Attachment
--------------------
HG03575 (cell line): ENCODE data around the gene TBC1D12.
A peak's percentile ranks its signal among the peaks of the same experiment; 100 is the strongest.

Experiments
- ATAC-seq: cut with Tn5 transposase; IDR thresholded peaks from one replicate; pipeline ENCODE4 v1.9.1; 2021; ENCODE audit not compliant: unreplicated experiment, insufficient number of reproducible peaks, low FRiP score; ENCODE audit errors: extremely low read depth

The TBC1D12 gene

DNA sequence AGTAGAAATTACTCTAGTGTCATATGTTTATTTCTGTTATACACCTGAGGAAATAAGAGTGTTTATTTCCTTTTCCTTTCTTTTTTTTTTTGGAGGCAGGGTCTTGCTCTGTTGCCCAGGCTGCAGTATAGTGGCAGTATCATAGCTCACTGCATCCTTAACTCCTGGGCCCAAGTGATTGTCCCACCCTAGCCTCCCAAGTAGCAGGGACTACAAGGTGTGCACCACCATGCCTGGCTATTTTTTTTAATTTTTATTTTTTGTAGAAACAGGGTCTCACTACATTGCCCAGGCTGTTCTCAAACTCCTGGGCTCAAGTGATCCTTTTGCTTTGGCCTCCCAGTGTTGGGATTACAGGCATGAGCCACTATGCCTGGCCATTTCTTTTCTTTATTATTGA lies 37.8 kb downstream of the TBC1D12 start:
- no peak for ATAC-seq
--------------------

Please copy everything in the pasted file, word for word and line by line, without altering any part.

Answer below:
HG03575 (cell line): ENCODE data around the gene TBC1D12.
A peak's percentile ranks its signal among the peaks of the same experiment; 100 is the strongest.

Experiments
- ATAC-seq: cut with Tn5 transposase; IDR thresholded peaks from one replicate; pipeline ENCODE4 v1.9.1; 2021; ENCODE audit not compliant: unreplicated experiment, insufficient number of reproducible peaks, low FRiP score; ENCODE audit errors: extremely low read depth

The TBC1D12 gene

DNA sequence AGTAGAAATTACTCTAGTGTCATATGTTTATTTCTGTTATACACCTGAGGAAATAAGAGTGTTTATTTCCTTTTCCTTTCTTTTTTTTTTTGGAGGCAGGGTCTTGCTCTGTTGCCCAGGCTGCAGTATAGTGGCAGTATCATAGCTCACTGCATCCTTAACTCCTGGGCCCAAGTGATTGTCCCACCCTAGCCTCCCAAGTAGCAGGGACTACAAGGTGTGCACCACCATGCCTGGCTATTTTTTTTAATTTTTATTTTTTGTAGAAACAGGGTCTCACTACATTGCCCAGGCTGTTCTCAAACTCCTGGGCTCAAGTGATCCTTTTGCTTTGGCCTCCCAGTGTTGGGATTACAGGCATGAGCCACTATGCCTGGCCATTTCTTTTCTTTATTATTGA lies 37.8 kb downstream of the TBC1D12 start:
- no peak for ATAC-seq